Why did the US become involved in military conflict with Vietnam?

Essay by jdpercivalHigh School, 10th grade May 2003

download word file, 2 pages 3.0

There were many stages of escalation from countries accross the globe, leading up to US military involvement in Vietnam.

The events began with the French, who had returned to Vietnam to claim it for their empire after World War 2. It wasn't expected that this would take as long as it did. Incredibly the French were defeated by Ho Chi Mihn's Vietcong army at Dien Bien Phu. The Vietcong sought to promote communism in Vietnam.

Communism was feared in America, the largest capitalist country in the world. The American government felt if one single country became communist, it would eventually lead to its neighbouring countries becoming communist too. This theory, the invention of the US military theorists, was referred to as The Domino Effect.

Nearby to Vietnam, China, a country which was very large compared to its neighbours, had recently become a communist country, which could have had a massive effect if the Domino Theory was correct.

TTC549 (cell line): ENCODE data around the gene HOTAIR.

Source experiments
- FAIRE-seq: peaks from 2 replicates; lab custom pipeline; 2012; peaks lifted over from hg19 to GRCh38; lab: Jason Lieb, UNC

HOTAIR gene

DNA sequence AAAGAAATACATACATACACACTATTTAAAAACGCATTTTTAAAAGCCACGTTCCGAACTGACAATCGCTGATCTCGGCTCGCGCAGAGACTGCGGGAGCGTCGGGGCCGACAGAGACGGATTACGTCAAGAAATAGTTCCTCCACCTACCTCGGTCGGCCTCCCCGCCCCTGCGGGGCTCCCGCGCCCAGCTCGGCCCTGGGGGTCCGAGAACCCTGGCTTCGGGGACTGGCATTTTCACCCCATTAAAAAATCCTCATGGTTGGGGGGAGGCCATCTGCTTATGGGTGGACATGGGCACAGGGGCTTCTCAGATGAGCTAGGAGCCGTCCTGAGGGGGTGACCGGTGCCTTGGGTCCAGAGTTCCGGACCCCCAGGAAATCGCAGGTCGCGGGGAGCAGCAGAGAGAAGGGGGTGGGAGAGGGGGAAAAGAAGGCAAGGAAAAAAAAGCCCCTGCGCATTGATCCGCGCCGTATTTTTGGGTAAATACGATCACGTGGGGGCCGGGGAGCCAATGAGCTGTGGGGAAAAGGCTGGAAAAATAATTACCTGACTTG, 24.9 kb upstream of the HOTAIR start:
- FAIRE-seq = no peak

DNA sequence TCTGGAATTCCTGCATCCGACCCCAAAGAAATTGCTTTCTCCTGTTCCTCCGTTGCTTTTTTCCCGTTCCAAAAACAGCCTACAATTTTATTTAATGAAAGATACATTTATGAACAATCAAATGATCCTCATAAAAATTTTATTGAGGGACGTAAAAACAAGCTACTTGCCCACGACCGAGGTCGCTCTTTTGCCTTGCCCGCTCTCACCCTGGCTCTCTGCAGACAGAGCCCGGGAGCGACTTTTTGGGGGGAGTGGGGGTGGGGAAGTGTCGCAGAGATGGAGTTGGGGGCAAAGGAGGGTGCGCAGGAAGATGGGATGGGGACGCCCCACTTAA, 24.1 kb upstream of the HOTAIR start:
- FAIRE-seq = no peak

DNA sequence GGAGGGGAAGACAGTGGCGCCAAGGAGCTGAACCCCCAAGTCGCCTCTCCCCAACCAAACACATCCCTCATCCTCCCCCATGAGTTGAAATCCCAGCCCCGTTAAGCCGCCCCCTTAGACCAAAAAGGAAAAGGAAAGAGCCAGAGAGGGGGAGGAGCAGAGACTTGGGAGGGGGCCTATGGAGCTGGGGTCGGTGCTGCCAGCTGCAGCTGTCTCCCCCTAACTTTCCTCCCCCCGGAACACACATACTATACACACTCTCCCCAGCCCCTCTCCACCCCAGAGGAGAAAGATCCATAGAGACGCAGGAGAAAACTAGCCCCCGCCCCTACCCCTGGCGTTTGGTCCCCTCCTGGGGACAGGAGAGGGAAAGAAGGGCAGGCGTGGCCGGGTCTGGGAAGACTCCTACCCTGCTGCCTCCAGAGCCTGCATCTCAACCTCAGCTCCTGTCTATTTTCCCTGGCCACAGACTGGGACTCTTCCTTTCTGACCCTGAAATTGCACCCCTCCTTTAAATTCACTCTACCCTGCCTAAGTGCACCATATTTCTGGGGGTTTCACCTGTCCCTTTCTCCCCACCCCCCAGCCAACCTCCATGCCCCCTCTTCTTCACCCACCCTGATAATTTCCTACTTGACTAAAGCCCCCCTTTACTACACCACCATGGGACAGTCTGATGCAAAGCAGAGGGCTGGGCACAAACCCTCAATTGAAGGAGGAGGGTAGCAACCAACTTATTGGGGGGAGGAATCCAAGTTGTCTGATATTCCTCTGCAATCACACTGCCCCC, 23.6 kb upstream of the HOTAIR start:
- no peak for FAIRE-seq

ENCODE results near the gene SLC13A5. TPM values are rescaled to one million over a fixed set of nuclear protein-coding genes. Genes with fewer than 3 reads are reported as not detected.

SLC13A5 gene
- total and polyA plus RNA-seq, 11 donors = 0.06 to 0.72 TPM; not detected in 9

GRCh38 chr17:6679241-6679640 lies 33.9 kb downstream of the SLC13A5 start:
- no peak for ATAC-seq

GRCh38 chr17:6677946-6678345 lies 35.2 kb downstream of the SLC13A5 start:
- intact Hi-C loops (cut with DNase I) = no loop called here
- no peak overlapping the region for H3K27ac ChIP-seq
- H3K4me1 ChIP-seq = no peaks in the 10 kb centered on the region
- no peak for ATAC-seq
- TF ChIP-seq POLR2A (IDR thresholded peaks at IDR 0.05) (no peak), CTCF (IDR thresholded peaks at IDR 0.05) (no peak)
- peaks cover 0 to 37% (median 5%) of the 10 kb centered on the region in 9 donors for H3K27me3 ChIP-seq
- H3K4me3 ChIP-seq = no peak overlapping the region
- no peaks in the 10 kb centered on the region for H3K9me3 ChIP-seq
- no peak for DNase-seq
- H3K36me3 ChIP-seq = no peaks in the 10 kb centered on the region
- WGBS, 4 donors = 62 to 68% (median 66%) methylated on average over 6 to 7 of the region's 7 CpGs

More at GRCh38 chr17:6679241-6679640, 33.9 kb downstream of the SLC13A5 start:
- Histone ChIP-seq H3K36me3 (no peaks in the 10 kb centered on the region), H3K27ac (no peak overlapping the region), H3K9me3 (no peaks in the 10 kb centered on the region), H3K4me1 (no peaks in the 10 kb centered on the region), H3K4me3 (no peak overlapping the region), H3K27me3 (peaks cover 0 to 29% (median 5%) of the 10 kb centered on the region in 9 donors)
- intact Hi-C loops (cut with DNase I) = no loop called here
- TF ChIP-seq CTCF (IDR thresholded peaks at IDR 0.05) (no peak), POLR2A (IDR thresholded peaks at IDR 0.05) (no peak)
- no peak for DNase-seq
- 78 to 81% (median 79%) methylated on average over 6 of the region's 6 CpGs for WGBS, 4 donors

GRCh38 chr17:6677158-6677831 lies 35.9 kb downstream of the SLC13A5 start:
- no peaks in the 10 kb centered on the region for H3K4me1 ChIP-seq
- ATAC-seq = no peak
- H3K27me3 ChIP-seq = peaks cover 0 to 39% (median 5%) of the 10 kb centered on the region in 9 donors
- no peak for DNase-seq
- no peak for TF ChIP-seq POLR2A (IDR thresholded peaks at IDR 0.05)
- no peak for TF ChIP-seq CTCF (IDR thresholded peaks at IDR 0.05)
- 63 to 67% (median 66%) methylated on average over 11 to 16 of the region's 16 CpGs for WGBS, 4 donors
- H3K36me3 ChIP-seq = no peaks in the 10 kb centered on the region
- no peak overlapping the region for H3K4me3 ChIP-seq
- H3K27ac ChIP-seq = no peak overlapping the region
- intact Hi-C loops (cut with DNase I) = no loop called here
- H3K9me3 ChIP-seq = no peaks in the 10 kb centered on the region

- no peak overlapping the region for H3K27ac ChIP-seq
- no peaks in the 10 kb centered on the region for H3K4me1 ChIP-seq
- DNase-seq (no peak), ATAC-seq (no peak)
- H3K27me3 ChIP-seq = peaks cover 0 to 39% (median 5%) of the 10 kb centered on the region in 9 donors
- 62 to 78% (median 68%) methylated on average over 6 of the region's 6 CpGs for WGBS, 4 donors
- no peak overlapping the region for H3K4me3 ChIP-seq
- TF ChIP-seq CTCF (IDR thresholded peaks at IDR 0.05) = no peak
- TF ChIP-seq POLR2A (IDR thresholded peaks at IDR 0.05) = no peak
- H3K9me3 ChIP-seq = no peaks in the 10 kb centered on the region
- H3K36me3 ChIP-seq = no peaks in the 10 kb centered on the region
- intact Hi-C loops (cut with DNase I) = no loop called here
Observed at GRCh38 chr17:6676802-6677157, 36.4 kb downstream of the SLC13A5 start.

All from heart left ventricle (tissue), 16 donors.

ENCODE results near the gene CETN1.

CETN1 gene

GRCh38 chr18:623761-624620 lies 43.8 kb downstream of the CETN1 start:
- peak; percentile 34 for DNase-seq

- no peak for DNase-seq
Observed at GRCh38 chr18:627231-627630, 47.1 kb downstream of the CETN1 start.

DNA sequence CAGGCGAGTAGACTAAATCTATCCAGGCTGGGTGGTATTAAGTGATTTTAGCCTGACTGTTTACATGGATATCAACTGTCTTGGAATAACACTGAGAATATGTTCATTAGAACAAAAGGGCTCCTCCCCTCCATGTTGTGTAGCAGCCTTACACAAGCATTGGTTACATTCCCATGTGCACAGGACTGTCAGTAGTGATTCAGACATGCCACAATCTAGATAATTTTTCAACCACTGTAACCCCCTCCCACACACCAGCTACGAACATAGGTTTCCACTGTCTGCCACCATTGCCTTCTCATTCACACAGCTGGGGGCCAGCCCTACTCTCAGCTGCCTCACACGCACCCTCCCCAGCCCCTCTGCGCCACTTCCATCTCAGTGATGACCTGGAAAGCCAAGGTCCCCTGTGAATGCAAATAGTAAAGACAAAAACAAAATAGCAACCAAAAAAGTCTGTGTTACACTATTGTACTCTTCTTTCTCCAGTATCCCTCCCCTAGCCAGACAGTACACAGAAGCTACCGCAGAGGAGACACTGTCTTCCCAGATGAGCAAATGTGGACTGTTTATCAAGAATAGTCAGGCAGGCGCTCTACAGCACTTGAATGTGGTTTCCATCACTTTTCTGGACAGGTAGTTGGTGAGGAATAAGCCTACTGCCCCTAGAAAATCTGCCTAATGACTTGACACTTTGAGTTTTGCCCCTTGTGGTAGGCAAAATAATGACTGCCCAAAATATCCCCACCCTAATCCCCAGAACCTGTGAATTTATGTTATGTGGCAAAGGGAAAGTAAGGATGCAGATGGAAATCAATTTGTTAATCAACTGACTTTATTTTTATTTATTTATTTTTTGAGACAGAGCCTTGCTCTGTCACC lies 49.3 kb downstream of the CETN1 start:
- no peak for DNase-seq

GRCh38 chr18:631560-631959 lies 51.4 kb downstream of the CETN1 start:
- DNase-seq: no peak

In Vietnam, it was decided that the country should be split into a North and South region, under The Geneva Convention. The Communists and Ho Chi Mihn would inhabit the North, and the capitalists lead by Diem would be based in the South.

When President Kennedy came to power in 1961, at the height of the Cold War, he was determined to stop the spread of Communism. Kennedy believed the Domino Theory and also believed that involving US with the affairs in Vietnam would demonstrate America's strength, hate of communism and power. He would send money, aid and advisers to South Vietnam.

Kennedy was assassinated in 1963, so it was never known what his real decision for military action may have been. Some modern opinions think Kennedy may have really wanted withdrawal as he could see the horrendous sequences of waging...